After cleaning up as many unnecessary redirects (or errors) as possible, you can also set the Expires header value with an expiration date. Though the Expires value needs to be denoted in an actual date form (e.g. Expires: Tue, 15 September 2013 16:00:00 GMT), the Cache-Control:Max-Age value allows you to set the “age” as opposed to a date (e.g. Cache-Control: max-age= 2629000). The benefit to this is its simplicity (you just denote how long from today that you want the cache to expire instead of an actual date, which could end up changing through the course of time).
Don’t assume that because many HTTP connections are going to default to a keep-alive response header that you can always depend on this to happen every time. There may be some scenarios where the server may close the keep-alive connection (particularly to improve performance), so explicitly requesting the keep-alive response header is your “insurance” to keep from having the server reopen a new connection for each file it tries to retrieve.
If you have large files that can be compressed in order to improve their load times then by all means compress those suckers. There’s several file types that you can compress into a zipped format. For Apache servers, this can be handled within the .htaccess file and it can also be configured within the settings for a site in IIS.
This is an obvious detail that would be brought up on an SEO-related analysis of a site. However, even if you use alt attributes in place of actual text-based navigation and you end up depending on bigger, higher resolution images to render the text in the images in your navigation, you could be adding additional delays in page load time. Though images are great to engage your audience, just keep in mind that too many images aren’t such a great alternative either. If possible, try using the smallest, fastest images where you can without sacrificing the aesthetics and user experience of your site. This bring us to…
So there’s more than one way to “optimize” your images. Some people may say that optimizing the images simply refers to adding keyword-rich image alt attributes as well as a keyword-rich src attribute URL. However, there’s also something to be said about adjusting the size of the image (whilst maintaining as much of the same quality) to fulfill its purpose without it being excessively large and taking forever to load. The problem often comes from trying to reduce the size of the image, which can cause a loss in quality of the image.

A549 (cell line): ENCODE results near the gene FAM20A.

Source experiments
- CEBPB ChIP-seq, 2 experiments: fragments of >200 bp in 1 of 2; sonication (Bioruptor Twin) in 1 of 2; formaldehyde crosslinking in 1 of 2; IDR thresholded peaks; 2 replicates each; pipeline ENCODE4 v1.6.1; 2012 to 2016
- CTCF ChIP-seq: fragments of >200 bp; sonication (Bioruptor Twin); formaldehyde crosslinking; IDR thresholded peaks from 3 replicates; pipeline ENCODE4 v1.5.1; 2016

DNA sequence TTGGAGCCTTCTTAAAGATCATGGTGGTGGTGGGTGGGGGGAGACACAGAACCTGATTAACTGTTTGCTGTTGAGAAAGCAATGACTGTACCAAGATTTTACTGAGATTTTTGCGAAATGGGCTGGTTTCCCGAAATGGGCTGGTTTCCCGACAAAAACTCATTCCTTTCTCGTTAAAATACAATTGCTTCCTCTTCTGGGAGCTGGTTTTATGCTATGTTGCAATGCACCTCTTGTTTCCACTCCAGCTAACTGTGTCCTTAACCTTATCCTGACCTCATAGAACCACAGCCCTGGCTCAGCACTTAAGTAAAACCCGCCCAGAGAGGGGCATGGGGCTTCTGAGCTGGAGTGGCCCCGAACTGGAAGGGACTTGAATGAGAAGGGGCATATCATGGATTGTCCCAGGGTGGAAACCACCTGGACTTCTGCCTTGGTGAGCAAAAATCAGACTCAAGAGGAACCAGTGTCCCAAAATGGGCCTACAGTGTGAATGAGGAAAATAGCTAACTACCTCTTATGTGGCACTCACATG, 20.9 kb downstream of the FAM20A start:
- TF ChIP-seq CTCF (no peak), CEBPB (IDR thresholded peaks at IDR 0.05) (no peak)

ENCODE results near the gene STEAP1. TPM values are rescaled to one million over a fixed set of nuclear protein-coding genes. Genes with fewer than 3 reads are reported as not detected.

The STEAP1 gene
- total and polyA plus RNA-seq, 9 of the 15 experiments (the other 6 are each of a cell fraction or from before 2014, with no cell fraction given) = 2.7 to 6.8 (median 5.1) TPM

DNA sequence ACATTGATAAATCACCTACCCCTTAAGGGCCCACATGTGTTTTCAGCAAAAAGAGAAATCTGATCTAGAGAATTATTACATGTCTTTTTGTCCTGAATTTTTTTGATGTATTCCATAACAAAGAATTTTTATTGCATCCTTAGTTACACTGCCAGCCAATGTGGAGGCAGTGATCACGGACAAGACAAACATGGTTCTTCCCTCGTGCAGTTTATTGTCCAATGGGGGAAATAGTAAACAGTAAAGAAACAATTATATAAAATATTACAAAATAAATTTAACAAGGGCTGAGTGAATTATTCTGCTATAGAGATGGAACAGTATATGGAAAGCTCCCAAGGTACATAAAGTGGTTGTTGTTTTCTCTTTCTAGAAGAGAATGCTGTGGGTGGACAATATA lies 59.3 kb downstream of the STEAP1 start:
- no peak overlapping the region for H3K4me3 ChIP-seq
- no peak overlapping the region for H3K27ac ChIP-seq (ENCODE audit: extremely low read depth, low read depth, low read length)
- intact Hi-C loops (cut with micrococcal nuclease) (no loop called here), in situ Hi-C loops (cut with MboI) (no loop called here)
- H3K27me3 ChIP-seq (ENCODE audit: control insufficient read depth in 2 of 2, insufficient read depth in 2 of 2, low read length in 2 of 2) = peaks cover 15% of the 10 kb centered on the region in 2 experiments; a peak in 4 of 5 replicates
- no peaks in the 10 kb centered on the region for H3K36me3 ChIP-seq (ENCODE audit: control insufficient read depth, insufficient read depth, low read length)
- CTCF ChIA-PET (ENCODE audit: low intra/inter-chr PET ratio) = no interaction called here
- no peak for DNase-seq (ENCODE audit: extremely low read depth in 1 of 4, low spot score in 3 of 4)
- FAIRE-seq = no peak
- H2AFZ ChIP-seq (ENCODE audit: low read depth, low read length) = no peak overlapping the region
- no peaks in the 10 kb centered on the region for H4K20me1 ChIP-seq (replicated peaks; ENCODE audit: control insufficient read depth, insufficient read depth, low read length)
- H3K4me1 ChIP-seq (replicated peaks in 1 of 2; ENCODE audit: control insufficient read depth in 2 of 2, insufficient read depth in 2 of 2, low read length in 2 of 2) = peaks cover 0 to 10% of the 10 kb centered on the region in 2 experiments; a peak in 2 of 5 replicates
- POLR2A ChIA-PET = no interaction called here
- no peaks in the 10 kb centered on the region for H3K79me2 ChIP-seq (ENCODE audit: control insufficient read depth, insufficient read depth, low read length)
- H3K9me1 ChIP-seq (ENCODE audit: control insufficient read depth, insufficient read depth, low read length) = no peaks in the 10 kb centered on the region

Cropping the size and reducing the color depth or saving it in a specific format can greatly affect the size (and load time) of an image, but there’s also no one-size-fits-all approach to this either. For thumbnails, you usually don’t need very large, high quality images. However, the image that those thumbnails open up to may need to be higher quality. In a scenario such as that, it is better to have two separate images (the smaller-sized thumbnail that will load quickly, perhaps a GIF or PNG) which points to the link to the larger (higher quality, most likely a JPG) file. Here are some quick tips that Google provides while trying to select the file format that best suits your needs:
Since Google has put the emphasis on the 1 second load time for the ATF content, it’s best that you structure your page’s code to render the code that generates the ATF content before the rest of the page’s code. Don’t put the cart before the horse. If you cannot avoid having the entire page load in over a second then make sure that you “front load” the rendering to the above-the-fold content first. You may also need to minify any resources that might be essential to helping render the ATF content ASAP as well.